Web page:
Everyday Emma

You'll never change your life, until you change something you do everyday.

The Tall Ships: From a Fashion Perspective

The Tall Ships event graced Belfast’s Docks from the 2nd to the 5th of July 2015, reports state that the event was expected to bring half a million visitors while boosting the local economy. I spoke with fashion blogger Gemma-Louise Bond from That Belfast Girl to get some insider scoop on what was described as the biggest event in Northern Ireland.

Warm milk chocolate oozing from freshly made crêpes and frothing coffees in hand, The Tall Ships wasn’t just about the impressive maritime. An explosion of culture was found in the market’s food and trade stalls which hosted everything from majestic healing crystals, hand crafted wood work and my personal favourite – fabulous drag queens selling fast food. Pure bliss! And of course, you can’t have an outdoor event without a heated German beer tent. It is safe to say ‘the craic was 90’. However, it was not just businesses within the event that benefited from the hype, the infamous creatives collective, Studio Souk was crowned Best Tall Ship Window Display with The Wickerman and Fred J Malcolm as runners-up.

The event encouraged further creativity, sponsor of the event Lidl held an art competition prior to the event, exhibiting the winner’s pieces. The company have recently launched a fashion range and have been massively involved in the local community since arriving in Northern Ireland in 1999. Acclaimed blogger Gemma-Louise from That Belfast Girl attended the Lidl launch party where fashion press and media personalities alike celebrated the beginning of what turned out to be an outstanding few days.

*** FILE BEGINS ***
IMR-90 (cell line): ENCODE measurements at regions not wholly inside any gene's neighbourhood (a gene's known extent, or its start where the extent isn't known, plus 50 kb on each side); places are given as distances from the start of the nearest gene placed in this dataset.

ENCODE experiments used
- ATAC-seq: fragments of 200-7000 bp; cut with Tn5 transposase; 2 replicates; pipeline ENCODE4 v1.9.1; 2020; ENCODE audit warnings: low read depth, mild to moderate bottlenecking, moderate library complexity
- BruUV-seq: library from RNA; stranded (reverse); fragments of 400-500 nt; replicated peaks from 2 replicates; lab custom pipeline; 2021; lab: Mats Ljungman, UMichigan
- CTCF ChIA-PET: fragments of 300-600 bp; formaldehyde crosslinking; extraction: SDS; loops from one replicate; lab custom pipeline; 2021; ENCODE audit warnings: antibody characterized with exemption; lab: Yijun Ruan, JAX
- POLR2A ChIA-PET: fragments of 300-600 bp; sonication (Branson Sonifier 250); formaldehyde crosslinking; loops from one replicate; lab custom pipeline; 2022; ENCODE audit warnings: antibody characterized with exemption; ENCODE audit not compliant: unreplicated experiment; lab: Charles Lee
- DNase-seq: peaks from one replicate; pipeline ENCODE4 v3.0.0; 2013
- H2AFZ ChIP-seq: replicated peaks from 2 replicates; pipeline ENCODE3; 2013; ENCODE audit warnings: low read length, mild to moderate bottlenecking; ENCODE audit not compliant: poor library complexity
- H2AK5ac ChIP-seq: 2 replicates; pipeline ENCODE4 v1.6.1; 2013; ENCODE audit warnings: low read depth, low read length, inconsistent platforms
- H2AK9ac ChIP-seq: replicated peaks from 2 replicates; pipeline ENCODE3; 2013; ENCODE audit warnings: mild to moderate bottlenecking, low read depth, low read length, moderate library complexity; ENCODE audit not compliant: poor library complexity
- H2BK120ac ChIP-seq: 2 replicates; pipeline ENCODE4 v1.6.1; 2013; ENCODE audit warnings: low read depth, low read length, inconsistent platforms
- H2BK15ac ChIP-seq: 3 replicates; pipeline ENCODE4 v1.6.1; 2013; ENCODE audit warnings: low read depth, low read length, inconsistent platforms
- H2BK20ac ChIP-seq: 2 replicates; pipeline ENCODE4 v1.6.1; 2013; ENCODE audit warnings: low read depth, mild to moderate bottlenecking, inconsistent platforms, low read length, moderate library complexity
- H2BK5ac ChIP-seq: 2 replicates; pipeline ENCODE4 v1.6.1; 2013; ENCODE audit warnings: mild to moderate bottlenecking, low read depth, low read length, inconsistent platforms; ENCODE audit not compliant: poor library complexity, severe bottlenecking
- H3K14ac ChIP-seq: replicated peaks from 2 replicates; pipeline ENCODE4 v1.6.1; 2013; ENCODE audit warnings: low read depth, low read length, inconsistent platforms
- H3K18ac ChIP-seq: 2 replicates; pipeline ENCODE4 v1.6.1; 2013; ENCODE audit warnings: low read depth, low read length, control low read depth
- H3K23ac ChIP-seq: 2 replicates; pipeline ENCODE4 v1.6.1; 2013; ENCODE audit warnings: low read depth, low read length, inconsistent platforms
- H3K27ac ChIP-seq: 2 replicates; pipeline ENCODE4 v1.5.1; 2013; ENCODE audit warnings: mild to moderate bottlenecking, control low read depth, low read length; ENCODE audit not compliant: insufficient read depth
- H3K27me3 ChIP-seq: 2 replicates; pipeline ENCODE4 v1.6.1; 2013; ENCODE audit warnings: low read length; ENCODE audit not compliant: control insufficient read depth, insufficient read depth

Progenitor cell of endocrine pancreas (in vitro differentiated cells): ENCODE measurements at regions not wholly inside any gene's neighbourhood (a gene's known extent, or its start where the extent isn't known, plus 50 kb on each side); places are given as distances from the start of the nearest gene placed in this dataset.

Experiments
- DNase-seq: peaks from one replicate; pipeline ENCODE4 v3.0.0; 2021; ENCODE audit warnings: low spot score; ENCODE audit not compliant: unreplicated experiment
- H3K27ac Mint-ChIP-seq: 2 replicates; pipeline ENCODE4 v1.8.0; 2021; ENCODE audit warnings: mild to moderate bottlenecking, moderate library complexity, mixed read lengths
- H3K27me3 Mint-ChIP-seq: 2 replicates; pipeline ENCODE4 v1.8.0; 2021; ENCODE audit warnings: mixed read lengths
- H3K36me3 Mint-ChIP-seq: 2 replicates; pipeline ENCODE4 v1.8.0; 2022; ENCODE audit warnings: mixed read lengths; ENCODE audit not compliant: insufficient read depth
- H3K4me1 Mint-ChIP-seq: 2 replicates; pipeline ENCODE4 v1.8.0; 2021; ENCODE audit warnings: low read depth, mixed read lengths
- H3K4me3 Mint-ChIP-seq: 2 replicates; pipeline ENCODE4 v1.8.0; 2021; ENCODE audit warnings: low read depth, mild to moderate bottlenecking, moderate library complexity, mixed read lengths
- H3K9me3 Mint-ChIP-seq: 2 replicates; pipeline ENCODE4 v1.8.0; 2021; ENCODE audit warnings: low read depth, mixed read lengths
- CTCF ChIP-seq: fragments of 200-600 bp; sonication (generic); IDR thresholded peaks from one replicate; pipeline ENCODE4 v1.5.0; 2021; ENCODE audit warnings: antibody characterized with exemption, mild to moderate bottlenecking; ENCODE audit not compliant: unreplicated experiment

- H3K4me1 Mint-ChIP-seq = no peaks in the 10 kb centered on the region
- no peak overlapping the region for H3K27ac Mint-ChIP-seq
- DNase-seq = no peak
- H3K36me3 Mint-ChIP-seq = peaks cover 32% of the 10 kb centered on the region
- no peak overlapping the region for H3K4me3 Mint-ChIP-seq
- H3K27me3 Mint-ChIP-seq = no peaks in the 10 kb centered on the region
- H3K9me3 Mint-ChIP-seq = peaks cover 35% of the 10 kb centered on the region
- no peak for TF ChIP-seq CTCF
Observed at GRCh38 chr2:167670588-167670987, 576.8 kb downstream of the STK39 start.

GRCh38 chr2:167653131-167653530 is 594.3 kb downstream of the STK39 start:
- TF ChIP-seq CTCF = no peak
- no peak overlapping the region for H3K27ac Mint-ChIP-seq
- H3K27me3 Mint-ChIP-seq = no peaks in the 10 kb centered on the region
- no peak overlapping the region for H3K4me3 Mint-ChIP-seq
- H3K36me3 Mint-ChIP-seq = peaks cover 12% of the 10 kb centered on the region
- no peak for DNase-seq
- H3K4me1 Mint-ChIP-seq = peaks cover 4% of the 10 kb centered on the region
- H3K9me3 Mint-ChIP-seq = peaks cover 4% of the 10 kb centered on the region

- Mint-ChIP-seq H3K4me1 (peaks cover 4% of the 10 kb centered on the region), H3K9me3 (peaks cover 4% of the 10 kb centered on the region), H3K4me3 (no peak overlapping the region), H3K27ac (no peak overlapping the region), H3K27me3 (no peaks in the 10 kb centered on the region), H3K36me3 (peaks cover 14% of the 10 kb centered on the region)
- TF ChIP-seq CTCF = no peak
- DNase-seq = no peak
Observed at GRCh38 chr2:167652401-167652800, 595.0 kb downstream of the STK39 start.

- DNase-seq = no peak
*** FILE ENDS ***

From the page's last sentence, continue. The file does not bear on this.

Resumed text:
"I really enjoyed The Tall Ships event - it was amazing to see Belfast look beautiful and everyone be so happy! The good weather really aided in the success of the event. The nautical fashion theme was in abundance with breton stripes and white jeans scattered everywhere. I myself opted for a linen dress and navy boat shoes though I must remember to wear trousers next time I'm on the stairs as the stairs do not bode well with a skirt bottom half!" - Gemma-Louise Bond

The carnival Ferris wheel decorated the Belfast skyline along with the grand masts of the tall ships. These ships weren’t just for looking at, some were open for viewing and each ship brought a new lifestyle experience with over 50 in total coming from countries as far as South America. The lively vibe from the carnival was not lost when viewing the ships, traditional music blasted from the under deck on the Guayas vessel while excited spectators took pictures. It was clear to see that it was not only lovers of all things nautical that attended the event, families, couples and groups of friends could be seen enjoying the day – it really was an event for all to see.

The Tall ships have left Belfast standing tall, however, there is no need to sulk because the event is over. As a recent fashion graduate, I feel that Belfast has a lot to shout about - Studio Souk opening in Castle Lane Belfast has brought a much-needed welcoming of local talent, creativity and enthusiasm to the city. I don't know how many times I have nearly walked into a passer-by because the window display has caught my eye. In addition to this the influx of the friendly and ever-growing blogging community here in Belfast is awe-inspiring.

Need more to shout about? Here are some maritime moments that inspired Belfast's fashion landscape:

Mr & Mrs Stitch.com: 

Have you ever heard of Belfast-based luxury brand Mr & Mrs Stitch.com? If you haven't you are missing out. The brand have teamed up with esteemed shoe company Grenson, to create a Mr Stitch signature shoe called 'The Docksman' this beautiful brogue is a tribute to the heritage the docks have brought to Belfast.


Have you stepped into Argento's city centre store recently? The Northern Ireland based company has had a refurbishment with a stylish Belfast influence. The store design features exposed red brick and yellow hue fixtures as a nod to the iconic cranes Harland and Wolff.

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